Neither people nor information are easy to get out of jail. That makes reporting on these barred institutions immensely challenging.
Since 2020, 28 people have died in Pima County Adult Detention Center, the Tucson jail where, on any given day, about 1,900 people are locked up — many awaiting trials. When I first started hearing about deaths in the jail, nearly a year ago, I recognized it was an important story, but didn’t know what outlet would publish a close and careful look at the conditions inside, and didn’t know how I would get the information necessary to understand the true extent of the problem.
I was still a freelancer at that point, and Arizona Luminaria only existed in the minds of its founders.
But then: people kept on dying inside. Pedro Xavier Martinez Palacios Jr., 24 years old, died on Jan. 14 of an apparent overdose. Sylvestre Inzunza, 18, died on Feb. 2 — another overdose. Alejandro Romo, 42, died on May 13 — the cause of death unclear. This was only five months into the year, and coming off 10 deaths in the jail in 2021. Something was seriously wrong.
Around that time I was invited by a couple local activists to listen to some of the family members of people who had died inside.
By last summer, I had sat down with family members multiple times, and was by then working for Arizona Luminaria, and ready to start looking more closely into the jail.
Read the story
‘Unconstitutional hole’: How Pima County jail deaths — one recently ruled a homicide — are part of a grim pattern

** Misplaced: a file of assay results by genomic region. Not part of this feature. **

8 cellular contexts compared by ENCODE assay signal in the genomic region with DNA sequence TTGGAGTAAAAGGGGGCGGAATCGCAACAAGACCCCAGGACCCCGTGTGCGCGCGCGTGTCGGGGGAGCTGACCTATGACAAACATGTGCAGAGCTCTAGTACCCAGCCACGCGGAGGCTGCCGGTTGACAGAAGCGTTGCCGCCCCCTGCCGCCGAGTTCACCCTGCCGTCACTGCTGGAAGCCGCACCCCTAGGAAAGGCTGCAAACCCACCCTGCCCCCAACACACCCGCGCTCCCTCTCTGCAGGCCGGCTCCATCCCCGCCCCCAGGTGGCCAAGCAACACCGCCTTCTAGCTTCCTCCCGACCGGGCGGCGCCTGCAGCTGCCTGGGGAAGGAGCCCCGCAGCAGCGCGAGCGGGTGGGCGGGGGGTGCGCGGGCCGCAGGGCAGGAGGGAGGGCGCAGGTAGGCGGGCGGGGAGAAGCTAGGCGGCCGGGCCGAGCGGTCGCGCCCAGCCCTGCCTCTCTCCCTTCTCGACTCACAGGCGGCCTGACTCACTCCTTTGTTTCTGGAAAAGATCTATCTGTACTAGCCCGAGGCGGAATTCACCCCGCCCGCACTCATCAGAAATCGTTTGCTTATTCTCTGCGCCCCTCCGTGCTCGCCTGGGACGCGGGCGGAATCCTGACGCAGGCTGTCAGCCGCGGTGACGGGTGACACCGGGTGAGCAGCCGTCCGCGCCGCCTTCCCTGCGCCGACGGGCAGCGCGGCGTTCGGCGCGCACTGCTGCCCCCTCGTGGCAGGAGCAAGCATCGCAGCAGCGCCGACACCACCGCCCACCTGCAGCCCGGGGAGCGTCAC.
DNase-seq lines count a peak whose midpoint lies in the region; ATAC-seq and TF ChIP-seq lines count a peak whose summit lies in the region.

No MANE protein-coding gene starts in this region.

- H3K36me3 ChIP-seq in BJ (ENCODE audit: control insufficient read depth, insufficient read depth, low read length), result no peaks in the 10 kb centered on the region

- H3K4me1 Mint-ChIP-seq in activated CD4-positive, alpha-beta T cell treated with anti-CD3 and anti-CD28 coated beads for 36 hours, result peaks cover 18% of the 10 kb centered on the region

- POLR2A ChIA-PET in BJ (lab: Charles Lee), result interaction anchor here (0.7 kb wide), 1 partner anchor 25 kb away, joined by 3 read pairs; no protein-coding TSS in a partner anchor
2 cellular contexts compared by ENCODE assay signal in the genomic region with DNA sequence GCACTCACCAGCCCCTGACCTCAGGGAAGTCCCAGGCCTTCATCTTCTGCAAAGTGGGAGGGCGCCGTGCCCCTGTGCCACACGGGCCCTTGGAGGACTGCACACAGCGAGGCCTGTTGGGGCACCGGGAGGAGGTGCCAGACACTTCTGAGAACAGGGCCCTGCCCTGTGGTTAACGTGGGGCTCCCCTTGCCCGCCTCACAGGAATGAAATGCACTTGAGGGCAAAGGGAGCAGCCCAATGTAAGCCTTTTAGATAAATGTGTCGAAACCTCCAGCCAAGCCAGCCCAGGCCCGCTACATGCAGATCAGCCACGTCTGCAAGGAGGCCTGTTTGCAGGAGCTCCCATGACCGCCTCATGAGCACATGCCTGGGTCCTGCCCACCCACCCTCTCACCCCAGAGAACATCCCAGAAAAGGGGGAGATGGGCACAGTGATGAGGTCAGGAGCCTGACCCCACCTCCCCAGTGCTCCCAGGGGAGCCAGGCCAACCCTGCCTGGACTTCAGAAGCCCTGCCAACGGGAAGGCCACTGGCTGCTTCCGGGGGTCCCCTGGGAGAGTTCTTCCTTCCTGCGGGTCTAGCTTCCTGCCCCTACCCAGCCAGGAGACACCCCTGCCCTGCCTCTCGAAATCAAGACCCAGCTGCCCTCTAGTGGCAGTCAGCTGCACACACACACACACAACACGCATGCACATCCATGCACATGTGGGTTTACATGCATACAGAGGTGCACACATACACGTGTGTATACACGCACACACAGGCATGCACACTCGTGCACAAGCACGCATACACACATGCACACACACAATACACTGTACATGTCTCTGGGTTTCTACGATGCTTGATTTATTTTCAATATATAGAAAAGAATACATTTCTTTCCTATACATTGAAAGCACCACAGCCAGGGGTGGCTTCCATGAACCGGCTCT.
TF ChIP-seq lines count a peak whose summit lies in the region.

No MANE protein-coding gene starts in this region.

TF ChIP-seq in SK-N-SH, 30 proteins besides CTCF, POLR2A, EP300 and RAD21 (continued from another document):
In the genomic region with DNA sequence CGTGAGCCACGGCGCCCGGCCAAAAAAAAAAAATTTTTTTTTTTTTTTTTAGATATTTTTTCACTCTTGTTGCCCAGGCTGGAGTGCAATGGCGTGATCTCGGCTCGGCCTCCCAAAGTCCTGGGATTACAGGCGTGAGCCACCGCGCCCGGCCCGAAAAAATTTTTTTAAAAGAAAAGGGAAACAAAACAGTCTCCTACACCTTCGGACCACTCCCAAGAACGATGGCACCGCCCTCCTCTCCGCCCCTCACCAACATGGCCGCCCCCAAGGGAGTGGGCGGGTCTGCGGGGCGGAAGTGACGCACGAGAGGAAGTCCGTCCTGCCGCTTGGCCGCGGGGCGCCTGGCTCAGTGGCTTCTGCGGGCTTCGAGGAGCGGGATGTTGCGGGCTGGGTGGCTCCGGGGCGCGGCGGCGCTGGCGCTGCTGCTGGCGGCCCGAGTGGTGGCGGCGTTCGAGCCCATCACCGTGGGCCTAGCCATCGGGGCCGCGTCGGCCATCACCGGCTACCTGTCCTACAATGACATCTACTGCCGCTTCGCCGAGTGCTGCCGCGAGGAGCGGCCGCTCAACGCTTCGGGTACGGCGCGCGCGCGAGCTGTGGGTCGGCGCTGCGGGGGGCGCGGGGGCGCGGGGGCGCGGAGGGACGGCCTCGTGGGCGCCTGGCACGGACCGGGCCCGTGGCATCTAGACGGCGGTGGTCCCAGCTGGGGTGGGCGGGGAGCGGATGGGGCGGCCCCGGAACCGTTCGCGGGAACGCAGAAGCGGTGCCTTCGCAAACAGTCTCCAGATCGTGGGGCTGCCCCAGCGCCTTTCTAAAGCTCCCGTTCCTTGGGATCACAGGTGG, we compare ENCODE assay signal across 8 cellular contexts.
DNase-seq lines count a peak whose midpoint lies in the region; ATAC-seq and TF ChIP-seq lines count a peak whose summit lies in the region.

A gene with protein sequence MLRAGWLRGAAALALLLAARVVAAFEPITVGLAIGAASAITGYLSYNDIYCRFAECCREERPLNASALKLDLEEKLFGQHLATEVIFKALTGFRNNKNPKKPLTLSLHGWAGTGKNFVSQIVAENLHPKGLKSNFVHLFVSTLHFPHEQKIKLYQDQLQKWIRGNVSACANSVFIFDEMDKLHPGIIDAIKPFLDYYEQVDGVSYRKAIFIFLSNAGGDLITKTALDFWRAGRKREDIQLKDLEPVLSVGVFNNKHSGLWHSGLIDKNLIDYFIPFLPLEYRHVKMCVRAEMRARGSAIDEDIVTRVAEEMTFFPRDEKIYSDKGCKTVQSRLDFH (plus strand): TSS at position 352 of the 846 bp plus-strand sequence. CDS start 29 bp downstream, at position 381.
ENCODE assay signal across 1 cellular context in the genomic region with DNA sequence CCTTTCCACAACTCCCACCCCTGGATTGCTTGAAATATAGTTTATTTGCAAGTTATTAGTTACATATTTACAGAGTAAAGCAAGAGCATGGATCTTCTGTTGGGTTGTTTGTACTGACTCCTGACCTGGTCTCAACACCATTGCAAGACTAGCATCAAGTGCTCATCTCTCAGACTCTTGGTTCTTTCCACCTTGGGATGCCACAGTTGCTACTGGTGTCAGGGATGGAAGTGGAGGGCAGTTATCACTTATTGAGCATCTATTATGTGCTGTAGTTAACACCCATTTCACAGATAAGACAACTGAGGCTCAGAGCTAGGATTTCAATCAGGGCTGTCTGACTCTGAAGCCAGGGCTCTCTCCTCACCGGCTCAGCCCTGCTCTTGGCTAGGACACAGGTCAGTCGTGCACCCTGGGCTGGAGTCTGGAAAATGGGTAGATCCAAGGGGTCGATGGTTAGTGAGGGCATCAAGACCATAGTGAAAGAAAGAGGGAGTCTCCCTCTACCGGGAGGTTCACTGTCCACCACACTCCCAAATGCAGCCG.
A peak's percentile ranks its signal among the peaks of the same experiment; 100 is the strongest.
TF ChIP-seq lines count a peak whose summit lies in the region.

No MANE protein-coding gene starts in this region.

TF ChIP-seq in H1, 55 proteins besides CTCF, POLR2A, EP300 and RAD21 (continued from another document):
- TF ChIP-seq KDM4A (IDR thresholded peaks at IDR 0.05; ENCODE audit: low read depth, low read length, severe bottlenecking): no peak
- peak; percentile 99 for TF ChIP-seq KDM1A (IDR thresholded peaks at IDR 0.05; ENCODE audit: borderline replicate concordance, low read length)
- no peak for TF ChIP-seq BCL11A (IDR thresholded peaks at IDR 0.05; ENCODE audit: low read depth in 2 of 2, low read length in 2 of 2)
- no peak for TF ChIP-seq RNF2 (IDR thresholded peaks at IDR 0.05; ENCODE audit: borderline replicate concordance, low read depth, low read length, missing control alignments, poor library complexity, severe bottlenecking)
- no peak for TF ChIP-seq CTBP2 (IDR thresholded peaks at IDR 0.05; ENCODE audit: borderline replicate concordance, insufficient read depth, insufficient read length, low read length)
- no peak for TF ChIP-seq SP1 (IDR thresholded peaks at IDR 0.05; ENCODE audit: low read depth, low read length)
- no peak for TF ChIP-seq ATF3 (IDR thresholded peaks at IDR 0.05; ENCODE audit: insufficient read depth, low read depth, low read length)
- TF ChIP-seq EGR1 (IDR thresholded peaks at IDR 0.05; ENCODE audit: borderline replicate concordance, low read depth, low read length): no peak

“Give me answers!” Melissa Welch shouts, arching her back and aiming her voice toward the flat facade of the Pima County Adult Detention Complex. Two months earlier, inside that jail, guards repeatedly shocked her little brother, Wade Welch, with a taser.…
In August, not long after Wade Welch died in the jail — his death, coming minutes after being repeatedly shocked with a taser and violently manhandled by a group of guards, was ruled a homicide — I met his sister, Melissa, at a protest march.
To talk more comfortably, we decided to meet up at a Dunkin’ Donuts on Tucson’s east side. As we were ordering our coffees, making small talk with the cashier, Melissa casually mentioned, nodding in my direction, “He’s writing about my brother, who was murdered.”
The cashier didn’t know how to respond. Neither did I. I told Melissa I was sorry — a sentiment I had already repeatedly expressed. Tears were welling in her eyes. We went outside to talk.
The emotions pent up and sometimes bursting out of Melissa, as well as the other mothers, sisters, sons, and friends of those who have died in the jail, were sometimes so raw I felt they should be talking to a therapist instead of a reporter. They repeatedly assured me, however, that they wanted the truth to be told, that they wanted to honor the lives of their loved-ones by publicly airing the neglect and abuse — as they saw it — that had led to their deaths.
I kept on gathering information and stories, talking to as many people associated with the jail as I could find.
In the end, I spoke with around two dozen family members or friends of loved ones who’ve died in the jail, as well as five people who were formerly detained there, three former employees, three officials from the sheriff’s department, including the sheriff himself, and four national experts on prisons and jails.
I also reached out to the mayor of Tucson, all five of the county supervisors, and the head of the sheriff’s department civilian advisory review board — none of whom responded to my questions.
Two of the former employees I spoke with had over five years of experience working in the jail, and they had a lot to say about the place: accusations of mismanagement, gross medical neglect, physical and verbal abuse, racism, and generally deplorable conditions.